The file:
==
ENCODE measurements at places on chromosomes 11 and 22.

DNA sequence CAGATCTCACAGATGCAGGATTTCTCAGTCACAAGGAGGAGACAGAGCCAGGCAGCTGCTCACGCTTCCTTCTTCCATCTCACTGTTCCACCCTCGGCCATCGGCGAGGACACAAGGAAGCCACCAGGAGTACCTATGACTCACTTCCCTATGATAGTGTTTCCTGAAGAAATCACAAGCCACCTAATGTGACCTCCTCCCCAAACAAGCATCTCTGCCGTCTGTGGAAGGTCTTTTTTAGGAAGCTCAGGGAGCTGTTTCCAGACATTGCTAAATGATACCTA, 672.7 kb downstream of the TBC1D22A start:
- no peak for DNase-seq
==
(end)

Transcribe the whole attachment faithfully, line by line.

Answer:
ENCODE measurements at places on chromosomes 11 and 22.

DNA sequence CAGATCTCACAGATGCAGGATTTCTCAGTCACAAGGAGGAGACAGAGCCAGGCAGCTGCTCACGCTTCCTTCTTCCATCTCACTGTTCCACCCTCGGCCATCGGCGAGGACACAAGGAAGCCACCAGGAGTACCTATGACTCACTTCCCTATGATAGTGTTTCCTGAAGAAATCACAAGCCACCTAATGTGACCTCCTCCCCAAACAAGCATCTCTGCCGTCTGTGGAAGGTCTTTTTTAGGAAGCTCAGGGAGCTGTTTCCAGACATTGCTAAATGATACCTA, 672.7 kb downstream of the TBC1D22A start:
- no peak for DNase-seq